I love a good mystery, but I can be picky in what I read within the genre. Tana French is one of the authors I will unfailingly pick up: I've fallen for her slow, deliberate pacing that startles you with its occasional abruptness; for the ways that her stories explore the very human--and therefore all the more shocking--sides of crime; for the distinctively Irish voice that each of her stories takes on and represents; for her skill in picking up a secondary or even tertiary character in one novel and making him or her the star of the next.
More than that, though, I love how she crafts stories full of unendingly strange occurrences and coincidences (a detective that looks so much like a murder victim that she can go undercover as that victim; a cop whose past involvement as the victim of a crime never manages to find its way onto his record, so he isn't assigned to investigate any related activities; a murder squad pro with a slightly deranged and entirely secret-from-the-force younger sister) and manages never to make her stories about their strangenesses. They are instead stories about human relationships and the way crime factors into the human experience, which, though we might like to pretend it isn't so, is part of the world we live in.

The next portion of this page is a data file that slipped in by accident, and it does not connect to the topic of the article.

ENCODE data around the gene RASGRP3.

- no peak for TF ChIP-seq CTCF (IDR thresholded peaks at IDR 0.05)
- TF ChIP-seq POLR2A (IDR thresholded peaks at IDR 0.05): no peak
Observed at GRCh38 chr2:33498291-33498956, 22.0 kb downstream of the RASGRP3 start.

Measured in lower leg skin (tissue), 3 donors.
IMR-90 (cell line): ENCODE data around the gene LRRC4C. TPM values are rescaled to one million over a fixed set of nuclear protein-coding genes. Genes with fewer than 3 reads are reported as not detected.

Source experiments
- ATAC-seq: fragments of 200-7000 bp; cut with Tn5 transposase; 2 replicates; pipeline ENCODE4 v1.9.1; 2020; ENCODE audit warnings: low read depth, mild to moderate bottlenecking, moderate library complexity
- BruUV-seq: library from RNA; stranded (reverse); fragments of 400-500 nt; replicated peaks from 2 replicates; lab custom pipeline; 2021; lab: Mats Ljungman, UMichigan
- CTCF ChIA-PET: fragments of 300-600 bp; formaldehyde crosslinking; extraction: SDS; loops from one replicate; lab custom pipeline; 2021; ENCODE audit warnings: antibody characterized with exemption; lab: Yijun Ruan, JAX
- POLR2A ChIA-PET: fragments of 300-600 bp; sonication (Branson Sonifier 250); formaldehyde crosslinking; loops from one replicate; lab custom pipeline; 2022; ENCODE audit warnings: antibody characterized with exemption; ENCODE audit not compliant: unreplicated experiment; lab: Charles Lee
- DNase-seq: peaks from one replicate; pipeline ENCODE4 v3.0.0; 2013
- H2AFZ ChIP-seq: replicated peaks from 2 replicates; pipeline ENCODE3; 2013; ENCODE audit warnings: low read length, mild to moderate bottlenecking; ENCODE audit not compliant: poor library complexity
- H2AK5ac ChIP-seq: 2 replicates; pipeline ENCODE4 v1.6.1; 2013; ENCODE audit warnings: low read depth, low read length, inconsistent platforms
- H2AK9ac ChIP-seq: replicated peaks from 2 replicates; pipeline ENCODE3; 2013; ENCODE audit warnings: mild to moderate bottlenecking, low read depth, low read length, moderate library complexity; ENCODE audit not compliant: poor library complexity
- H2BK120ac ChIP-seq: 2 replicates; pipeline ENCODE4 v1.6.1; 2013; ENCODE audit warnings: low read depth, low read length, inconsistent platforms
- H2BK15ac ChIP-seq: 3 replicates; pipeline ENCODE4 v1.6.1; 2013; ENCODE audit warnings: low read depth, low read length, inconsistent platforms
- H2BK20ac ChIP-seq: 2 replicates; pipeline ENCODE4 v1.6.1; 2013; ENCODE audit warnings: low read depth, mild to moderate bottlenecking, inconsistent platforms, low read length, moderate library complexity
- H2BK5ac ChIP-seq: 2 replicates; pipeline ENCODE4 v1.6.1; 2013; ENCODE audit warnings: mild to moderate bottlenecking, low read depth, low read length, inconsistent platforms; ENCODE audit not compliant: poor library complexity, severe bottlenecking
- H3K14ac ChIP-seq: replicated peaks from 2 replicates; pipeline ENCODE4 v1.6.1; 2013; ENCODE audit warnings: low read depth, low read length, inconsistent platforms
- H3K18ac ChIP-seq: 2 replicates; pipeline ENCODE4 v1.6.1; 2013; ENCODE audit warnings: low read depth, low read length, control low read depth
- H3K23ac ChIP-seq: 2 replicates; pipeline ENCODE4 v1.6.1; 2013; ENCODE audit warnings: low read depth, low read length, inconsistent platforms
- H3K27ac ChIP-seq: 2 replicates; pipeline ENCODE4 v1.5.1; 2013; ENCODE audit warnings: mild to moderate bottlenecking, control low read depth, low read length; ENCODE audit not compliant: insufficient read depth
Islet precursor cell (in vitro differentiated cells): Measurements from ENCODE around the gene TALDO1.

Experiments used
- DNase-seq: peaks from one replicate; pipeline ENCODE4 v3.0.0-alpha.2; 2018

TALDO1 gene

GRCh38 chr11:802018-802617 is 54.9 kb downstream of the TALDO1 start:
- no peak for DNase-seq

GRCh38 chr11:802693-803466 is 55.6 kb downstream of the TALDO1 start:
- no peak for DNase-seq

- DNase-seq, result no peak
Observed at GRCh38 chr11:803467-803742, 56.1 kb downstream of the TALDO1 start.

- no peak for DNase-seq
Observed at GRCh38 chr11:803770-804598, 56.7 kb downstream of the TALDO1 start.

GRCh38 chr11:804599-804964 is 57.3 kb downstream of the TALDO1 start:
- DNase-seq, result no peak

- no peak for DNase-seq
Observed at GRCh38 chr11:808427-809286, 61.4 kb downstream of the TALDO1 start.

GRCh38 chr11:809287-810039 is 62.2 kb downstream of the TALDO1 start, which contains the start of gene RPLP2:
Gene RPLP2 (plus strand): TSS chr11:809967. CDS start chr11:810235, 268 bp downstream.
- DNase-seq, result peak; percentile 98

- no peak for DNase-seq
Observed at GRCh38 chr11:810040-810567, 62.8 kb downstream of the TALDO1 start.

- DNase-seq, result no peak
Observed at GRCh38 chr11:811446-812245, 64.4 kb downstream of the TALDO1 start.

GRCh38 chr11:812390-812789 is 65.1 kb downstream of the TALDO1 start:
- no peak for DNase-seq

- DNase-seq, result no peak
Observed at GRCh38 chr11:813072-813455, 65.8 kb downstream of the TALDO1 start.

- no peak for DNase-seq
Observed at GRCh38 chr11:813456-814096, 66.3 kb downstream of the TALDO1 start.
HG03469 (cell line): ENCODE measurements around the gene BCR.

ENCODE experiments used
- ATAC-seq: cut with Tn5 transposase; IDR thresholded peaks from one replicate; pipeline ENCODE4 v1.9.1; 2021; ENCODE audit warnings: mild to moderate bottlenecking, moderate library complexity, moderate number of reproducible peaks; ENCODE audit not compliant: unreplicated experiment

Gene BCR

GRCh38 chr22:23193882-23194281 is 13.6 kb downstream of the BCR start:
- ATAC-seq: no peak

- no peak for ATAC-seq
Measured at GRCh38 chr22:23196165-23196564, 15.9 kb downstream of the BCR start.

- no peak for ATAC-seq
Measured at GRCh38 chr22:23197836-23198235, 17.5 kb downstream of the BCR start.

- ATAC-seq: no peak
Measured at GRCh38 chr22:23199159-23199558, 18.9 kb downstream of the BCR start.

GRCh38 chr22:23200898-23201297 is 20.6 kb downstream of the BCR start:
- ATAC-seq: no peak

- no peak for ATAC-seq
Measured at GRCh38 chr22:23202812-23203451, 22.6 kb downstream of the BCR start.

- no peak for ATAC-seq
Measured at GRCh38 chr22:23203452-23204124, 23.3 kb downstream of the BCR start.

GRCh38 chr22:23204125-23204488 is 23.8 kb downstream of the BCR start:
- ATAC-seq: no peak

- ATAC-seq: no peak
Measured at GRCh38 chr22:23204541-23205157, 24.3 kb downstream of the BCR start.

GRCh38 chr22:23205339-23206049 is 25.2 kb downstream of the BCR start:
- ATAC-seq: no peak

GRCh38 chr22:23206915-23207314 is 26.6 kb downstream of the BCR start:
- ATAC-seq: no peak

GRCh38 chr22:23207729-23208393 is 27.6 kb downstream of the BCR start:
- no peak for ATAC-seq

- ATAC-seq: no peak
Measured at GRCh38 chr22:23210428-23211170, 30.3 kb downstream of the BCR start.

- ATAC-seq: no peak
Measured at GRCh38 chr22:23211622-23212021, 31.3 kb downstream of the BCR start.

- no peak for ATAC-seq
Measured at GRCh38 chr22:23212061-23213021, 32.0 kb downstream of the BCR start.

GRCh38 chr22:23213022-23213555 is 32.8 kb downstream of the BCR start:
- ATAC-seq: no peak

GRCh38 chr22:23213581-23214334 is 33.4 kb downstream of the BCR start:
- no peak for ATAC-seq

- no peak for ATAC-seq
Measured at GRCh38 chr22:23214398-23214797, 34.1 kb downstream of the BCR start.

Though each of the novels in The Dublin Murder Squad series is, at its heart, a whodunit, these are not mysteries of serial killers and high-speed chases, terrorists and automatic weapons. They are instead a combination of "whodunits" and "whydunits" and "how-the-dunits-change-us". French explores the pasts and unlived futures of her novels' victims; the non-police lives of her police characters; the ways a crime can impact a neighborhood and the ways a neighborhood can impact a crime. In The Likeness, she explores bonds of friendship--bonds that are strong too such a point that they are almost too strong. In Faithful Place and Broken Harbour, she explores how our families can make us stronger or make us weaker--but ultimately make us who we are. Memory and history are central to In the Woods.
I've put off starting Secret Place, saving it for an as-yet-unidentified road trip or travel (I've listened to all of the Dublin Murder Squad series on audio, and can't recommend them enough if you're an audiobook person). I believe French is still writing the series, so this won't necessarily be the end, but I can't seem to get enough of the way she combines captivating and compelling storylines with interesting and subtle reflections on human psychology.